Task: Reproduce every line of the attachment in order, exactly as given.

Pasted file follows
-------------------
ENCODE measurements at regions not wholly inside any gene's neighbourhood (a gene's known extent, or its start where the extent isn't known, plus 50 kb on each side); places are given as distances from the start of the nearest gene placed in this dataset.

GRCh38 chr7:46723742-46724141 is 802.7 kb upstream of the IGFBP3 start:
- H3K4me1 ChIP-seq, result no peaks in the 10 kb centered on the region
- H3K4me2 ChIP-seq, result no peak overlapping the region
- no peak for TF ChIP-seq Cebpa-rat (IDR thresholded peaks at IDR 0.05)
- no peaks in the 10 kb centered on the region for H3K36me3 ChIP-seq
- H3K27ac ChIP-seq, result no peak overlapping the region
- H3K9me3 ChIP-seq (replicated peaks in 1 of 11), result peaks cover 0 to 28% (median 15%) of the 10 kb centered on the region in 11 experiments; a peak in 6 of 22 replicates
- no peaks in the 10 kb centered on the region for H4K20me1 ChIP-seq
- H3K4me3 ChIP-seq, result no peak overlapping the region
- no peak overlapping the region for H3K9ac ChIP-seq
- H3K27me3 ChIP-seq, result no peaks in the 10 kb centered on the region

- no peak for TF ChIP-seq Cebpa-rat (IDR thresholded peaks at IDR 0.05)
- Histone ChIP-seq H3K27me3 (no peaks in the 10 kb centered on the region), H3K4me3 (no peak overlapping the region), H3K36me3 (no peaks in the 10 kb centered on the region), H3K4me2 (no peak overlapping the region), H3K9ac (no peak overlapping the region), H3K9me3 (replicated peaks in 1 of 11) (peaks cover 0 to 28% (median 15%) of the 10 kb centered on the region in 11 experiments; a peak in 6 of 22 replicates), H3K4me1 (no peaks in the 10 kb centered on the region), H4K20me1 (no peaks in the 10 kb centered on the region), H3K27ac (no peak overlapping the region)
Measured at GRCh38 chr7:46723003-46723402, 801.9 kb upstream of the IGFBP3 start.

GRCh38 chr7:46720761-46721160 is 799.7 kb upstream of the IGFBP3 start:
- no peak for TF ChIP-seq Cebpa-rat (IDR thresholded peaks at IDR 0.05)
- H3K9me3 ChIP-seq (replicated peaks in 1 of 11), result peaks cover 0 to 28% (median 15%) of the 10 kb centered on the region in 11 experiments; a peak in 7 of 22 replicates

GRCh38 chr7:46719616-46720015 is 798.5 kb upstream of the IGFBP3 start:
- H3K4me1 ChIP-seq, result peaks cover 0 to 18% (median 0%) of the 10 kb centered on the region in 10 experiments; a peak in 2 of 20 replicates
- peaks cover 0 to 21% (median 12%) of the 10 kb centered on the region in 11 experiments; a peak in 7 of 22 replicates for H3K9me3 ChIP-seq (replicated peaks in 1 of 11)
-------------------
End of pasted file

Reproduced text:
ENCODE measurements at regions not wholly inside any gene's neighbourhood (a gene's known extent, or its start where the extent isn't known, plus 50 kb on each side); places are given as distances from the start of the nearest gene placed in this dataset.

GRCh38 chr7:46723742-46724141 is 802.7 kb upstream of the IGFBP3 start:
- H3K4me1 ChIP-seq, result no peaks in the 10 kb centered on the region
- H3K4me2 ChIP-seq, result no peak overlapping the region
- no peak for TF ChIP-seq Cebpa-rat (IDR thresholded peaks at IDR 0.05)
- no peaks in the 10 kb centered on the region for H3K36me3 ChIP-seq
- H3K27ac ChIP-seq, result no peak overlapping the region
- H3K9me3 ChIP-seq (replicated peaks in 1 of 11), result peaks cover 0 to 28% (median 15%) of the 10 kb centered on the region in 11 experiments; a peak in 6 of 22 replicates
- no peaks in the 10 kb centered on the region for H4K20me1 ChIP-seq
- H3K4me3 ChIP-seq, result no peak overlapping the region
- no peak overlapping the region for H3K9ac ChIP-seq
- H3K27me3 ChIP-seq, result no peaks in the 10 kb centered on the region

- no peak for TF ChIP-seq Cebpa-rat (IDR thresholded peaks at IDR 0.05)
- Histone ChIP-seq H3K27me3 (no peaks in the 10 kb centered on the region), H3K4me3 (no peak overlapping the region), H3K36me3 (no peaks in the 10 kb centered on the region), H3K4me2 (no peak overlapping the region), H3K9ac (no peak overlapping the region), H3K9me3 (replicated peaks in 1 of 11) (peaks cover 0 to 28% (median 15%) of the 10 kb centered on the region in 11 experiments; a peak in 6 of 22 replicates), H3K4me1 (no peaks in the 10 kb centered on the region), H4K20me1 (no peaks in the 10 kb centered on the region), H3K27ac (no peak overlapping the region)
Measured at GRCh38 chr7:46723003-46723402, 801.9 kb upstream of the IGFBP3 start.

GRCh38 chr7:46720761-46721160 is 799.7 kb upstream of the IGFBP3 start:
- no peak for TF ChIP-seq Cebpa-rat (IDR thresholded peaks at IDR 0.05)
- H3K9me3 ChIP-seq (replicated peaks in 1 of 11), result peaks cover 0 to 28% (median 15%) of the 10 kb centered on the region in 11 experiments; a peak in 7 of 22 replicates

GRCh38 chr7:46719616-46720015 is 798.5 kb upstream of the IGFBP3 start:
- H3K4me1 ChIP-seq, result peaks cover 0 to 18% (median 0%) of the 10 kb centered on the region in 10 experiments; a peak in 2 of 20 replicates
- peaks cover 0 to 21% (median 12%) of the 10 kb centered on the region in 11 experiments; a peak in 7 of 22 replicates for H3K9me3 ChIP-seq (replicated peaks in 1 of 11)